Mohawk singer-songwriter Semiah on fear of being typecast and embracing her musical heritage
Semiah Kaha:wi Smith grew up surrounded by art.
His Six Nations home was home to his mother, a dance studio owner, and grandparents, both potters.
« Art itself has always been a big part of my upbringing, and I don’t really know any other way, » Smith says.
The 24-year-old Hamilton-born singer-songwriter, who simply goes by Semiah when on stage, is one of many artists performing Friday as part of the Unity Festival on Six Nations.
The festival begins at 7 p.m. at the Gathering Place by the Grand and will feature a plethora of artists from the community, such as Derek Miller, Lacey Hill, hoop dancer Ascension Harjo and others.
A journey to embrace singing
Smith, who is Mohawk, Turtle Clan, told CBC Hamilton that her love for singing started as a child, when she sang « really loudly in grocery stores », and eventually led her to take lessons. of singing.
At the time, it was just something she did after school, she said. Over time, she « became shy » and stopped singing.
It took him a few years to experiment with other art forms such as acting and storytelling before returning to form.
« I was in New Zealand with my mum at a Maori wedding there, and so the traditional way to introduce yourself is through a song and I was still shy back then, » she recalls .
« But when it’s for the culture, I couldn’t say no, so I was singing songs from our community and sharing there and just to see the kind of fun and the connection it brought really made me think about starting to sing again. »
Smith said she then started writing her own traditional songs, joined a trio, and started performing in the area.
« At the same time, I wanted to explore my individuality and who I am as Semiah, the person, » she said.
It was then that she started writing her own songs in English but was hesitant to share them.
During the pandemic, Smith says she found the confidence to release her first song, Nothing can kill my love for you.
The sweet, acoustic tune was released in May 2021 and produced by musician and producer Rob Lamothe. It was followed by All this timewhat she did with her cousin.
Let culture turn into art
Smith said she was always hesitant to incorporate her heritage into her English-language music.
« I always feared that if I distinguished myself as an Aboriginal artist, I would be trapped in this trap, in this stereotype of an artist. »
Recently, however, she said she has challenged herself to include more Indigenous teachings in her work.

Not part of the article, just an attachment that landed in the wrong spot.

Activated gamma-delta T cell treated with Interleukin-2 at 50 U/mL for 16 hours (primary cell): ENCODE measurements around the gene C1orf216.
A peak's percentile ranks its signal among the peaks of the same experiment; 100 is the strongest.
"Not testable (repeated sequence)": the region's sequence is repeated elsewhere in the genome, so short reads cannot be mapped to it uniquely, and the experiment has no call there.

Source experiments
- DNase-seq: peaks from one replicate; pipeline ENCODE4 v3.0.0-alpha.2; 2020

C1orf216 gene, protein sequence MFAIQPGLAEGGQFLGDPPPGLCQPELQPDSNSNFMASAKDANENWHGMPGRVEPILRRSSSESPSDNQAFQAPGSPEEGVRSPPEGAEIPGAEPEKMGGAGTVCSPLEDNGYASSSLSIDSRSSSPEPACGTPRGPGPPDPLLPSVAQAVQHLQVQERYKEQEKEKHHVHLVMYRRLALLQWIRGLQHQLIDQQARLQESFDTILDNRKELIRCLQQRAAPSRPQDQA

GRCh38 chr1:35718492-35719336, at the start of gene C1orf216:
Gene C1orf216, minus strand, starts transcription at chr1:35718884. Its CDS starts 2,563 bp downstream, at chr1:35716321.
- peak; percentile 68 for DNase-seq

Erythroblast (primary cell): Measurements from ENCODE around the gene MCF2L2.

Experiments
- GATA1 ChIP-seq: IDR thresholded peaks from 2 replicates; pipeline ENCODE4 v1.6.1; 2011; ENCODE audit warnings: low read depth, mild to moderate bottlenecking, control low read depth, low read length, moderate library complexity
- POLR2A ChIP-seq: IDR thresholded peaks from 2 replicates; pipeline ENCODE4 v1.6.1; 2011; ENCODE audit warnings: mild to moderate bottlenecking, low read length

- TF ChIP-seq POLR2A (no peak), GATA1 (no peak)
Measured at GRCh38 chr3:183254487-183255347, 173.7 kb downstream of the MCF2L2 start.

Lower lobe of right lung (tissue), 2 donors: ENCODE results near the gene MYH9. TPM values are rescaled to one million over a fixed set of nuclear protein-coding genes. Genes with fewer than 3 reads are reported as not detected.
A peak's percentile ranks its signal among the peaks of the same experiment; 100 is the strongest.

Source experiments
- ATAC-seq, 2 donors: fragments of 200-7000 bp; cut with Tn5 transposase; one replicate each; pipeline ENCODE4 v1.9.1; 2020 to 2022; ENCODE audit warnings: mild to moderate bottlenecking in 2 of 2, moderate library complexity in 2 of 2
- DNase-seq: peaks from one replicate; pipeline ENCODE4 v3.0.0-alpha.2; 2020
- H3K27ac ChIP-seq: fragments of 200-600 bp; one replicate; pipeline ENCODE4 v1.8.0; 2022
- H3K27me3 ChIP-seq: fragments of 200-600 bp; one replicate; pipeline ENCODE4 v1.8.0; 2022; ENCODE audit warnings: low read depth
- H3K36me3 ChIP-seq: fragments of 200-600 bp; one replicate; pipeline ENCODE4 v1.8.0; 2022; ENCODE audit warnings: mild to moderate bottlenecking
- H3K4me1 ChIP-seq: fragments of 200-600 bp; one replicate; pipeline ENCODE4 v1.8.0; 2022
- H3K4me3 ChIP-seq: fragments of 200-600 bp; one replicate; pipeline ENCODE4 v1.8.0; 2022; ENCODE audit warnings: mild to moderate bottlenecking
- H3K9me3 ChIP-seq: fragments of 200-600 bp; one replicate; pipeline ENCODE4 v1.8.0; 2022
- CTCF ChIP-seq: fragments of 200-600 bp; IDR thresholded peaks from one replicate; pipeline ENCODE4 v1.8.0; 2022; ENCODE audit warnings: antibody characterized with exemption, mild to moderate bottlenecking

« You have to read the lyrics and interpret [those teachings] so I try to incorporate messages like that into my music that you won’t necessarily hear the first time you listen to it, » she said.
« I’m really trying to be very tactical and get these messages out there, just so they reach a lot of people who aren’t even indigenous. »
Smith says one thing close to her heart has been the future and the kind of senior she’s going to be, which inspired her for her most recent songs.
« It’s kind of what Celestial bodies is about. It’s about that first verse going, « I don’t give a fuck about you. »
« And I really say that with my chest, like, I don’t give a damn about those politicians who, you know, told us we couldn’t be who we are, » she said.
« The overall song celebrates the fact that we’re still here… and it’s really such a miracle, that we still have what we have today and we have these places [where] we can come together and celebrate who we are. »
Learn how representation matters
Smith says she’s excited to sing for her community, but also nervous about how she’ll be received.
« The music I make is usually not what Six Nations really listen to, listen, I don’t sing things like Blues or Country. »
Smith said the performance is also a reason she’s excited to perform on Friday.
“I never thought too much about what I was doing for my community until a group of little girls said how much they loved my music and wanted to learn to play music too,” said she declared.
« It really struck me as I guess it’s really important that there is representation. »
Unity Festival creative director Jace Martin, who also performs on Friday, said in a statement that « people are eager to get back to live events and we thought this year would be the perfect opportunity to reignite that fire for get everyone together. »
Martin says the range is impressive.
“We are so proud to show off the high caliber of talent of our established artists alongside new artists,” he said.
The event takes place on the eve of the Grand River Powwow, also taking place in Six Nations, which will feature dancers from across North America and will be held at Ohsweken Speedway this year.